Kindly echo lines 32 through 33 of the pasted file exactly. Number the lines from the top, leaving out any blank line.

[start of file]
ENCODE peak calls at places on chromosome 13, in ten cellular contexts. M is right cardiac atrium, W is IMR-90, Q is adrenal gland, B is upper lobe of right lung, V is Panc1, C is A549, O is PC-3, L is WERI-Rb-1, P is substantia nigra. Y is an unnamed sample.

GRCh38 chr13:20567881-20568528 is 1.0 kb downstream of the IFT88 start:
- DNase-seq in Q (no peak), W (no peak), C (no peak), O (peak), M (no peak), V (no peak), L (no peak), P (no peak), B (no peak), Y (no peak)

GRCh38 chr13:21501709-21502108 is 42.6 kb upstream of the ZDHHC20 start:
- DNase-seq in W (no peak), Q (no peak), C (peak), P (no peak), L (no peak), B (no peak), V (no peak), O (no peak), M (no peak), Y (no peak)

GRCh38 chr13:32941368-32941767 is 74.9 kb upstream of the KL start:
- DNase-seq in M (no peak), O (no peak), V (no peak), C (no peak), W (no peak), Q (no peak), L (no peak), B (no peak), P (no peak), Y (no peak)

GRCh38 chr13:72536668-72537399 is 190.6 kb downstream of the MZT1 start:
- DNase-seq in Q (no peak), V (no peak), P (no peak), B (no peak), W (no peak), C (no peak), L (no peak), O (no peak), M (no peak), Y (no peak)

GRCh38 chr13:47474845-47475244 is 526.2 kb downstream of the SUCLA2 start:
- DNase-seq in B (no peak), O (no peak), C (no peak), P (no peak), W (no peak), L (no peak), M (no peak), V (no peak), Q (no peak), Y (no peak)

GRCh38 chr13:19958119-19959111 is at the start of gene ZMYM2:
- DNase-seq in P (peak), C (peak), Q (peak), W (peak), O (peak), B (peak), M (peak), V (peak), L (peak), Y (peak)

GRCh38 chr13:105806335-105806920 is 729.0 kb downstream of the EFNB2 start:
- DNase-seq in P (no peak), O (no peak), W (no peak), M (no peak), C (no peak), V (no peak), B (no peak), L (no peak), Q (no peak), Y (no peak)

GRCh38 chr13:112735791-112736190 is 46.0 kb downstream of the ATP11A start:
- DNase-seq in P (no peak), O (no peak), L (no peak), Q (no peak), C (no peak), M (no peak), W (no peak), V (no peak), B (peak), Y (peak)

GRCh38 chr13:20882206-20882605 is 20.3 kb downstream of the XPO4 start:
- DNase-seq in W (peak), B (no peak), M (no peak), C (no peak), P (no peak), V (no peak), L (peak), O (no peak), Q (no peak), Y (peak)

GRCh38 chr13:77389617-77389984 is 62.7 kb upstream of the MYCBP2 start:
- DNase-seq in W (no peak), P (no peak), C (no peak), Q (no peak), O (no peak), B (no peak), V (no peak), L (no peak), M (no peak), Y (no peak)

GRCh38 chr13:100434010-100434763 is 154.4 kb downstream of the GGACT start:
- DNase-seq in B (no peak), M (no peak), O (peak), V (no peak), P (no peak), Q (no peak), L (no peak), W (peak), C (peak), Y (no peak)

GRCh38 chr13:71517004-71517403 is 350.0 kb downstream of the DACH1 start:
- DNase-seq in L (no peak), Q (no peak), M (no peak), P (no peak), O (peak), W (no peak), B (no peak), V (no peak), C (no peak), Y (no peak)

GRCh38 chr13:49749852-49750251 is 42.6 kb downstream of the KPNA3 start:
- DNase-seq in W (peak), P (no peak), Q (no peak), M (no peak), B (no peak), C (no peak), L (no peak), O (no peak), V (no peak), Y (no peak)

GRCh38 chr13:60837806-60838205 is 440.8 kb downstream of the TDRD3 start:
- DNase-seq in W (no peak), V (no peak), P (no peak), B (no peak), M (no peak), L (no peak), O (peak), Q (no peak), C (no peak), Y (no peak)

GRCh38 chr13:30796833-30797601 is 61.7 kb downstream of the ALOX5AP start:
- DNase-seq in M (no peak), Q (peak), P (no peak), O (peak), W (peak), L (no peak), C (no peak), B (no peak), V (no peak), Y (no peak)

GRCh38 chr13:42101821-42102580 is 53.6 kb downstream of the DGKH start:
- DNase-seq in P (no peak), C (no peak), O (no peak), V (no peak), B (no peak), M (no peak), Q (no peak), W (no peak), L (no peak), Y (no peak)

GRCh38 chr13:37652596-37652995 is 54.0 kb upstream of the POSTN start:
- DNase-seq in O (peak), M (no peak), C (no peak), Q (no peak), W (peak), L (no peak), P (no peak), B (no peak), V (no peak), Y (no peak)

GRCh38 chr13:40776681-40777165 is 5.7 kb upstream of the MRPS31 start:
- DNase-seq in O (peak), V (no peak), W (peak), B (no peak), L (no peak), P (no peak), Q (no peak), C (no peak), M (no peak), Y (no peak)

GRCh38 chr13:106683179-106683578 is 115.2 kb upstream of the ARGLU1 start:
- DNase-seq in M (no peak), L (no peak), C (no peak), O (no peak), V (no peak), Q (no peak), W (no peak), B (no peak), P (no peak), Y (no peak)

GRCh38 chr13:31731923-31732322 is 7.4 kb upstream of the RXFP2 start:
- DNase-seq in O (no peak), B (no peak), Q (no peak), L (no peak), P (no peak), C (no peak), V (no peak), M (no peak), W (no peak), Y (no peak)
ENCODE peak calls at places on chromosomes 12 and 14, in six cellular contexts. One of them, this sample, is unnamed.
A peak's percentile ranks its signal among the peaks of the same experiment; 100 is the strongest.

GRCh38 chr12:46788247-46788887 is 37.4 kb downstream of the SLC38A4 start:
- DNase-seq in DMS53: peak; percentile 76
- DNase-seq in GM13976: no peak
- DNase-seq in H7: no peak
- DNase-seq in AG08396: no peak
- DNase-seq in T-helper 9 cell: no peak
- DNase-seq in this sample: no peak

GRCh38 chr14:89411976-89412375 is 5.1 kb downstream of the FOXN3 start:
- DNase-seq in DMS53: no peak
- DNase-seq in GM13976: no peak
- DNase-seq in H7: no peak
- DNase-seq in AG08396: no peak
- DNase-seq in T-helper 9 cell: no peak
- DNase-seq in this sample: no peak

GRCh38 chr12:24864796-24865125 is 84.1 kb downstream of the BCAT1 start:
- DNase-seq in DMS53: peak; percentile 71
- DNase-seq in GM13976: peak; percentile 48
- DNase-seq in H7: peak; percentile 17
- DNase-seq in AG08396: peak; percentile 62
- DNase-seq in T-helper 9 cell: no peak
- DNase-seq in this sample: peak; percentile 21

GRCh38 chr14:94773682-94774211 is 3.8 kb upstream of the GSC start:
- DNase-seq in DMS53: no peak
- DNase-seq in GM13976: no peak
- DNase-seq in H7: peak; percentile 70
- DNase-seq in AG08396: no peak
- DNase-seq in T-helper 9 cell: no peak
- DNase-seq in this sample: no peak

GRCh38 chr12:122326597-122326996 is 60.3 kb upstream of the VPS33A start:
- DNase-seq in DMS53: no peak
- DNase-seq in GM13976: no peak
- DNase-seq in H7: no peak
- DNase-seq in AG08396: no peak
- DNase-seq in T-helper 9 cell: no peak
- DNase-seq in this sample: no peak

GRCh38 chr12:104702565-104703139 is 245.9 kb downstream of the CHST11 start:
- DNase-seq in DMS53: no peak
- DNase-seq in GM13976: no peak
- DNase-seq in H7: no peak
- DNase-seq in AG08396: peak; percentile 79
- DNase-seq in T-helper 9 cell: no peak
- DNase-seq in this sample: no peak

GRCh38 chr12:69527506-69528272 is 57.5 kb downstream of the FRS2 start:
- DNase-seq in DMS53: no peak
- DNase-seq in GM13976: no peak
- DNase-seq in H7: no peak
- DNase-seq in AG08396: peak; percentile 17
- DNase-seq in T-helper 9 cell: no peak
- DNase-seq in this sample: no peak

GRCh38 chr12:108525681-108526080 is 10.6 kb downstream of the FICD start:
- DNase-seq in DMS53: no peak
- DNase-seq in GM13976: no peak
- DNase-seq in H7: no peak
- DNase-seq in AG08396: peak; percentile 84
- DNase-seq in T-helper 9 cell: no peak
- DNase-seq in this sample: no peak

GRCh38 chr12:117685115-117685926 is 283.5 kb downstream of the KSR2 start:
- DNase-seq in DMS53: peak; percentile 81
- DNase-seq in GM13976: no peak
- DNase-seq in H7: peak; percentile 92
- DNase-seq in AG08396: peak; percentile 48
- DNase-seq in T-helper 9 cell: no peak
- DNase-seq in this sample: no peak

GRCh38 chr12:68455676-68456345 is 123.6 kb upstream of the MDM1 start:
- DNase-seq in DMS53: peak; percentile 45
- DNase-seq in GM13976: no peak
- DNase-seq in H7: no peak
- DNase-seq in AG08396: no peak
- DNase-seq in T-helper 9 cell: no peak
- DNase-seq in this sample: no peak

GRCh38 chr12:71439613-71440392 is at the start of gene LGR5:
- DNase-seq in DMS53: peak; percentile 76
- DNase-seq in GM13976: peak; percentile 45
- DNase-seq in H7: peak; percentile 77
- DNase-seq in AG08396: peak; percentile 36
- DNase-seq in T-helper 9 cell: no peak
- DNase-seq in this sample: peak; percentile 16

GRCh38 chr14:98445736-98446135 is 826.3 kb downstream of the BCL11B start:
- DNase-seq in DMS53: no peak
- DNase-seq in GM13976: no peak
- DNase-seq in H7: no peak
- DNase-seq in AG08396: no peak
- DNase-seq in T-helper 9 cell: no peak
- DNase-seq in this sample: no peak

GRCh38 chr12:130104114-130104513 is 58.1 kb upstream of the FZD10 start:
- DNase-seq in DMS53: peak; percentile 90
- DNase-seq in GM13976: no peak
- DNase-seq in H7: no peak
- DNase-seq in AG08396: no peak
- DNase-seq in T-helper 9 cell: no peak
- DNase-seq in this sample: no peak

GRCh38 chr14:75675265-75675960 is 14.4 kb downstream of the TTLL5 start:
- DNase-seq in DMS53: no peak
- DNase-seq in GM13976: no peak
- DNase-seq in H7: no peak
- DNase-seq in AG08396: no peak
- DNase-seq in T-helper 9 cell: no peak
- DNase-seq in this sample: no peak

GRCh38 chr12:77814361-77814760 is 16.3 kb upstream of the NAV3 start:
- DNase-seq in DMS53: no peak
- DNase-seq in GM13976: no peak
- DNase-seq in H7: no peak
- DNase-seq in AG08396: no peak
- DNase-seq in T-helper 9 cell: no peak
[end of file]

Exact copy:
GRCh38 chr13:42101821-42102580 is 53.6 kb downstream of the DGKH start:
- DNase-seq in P (no peak), C (no peak), O (no peak), V (no peak), B (no peak), M (no peak), Q (no peak), W (no peak), L (no peak), Y (no peak)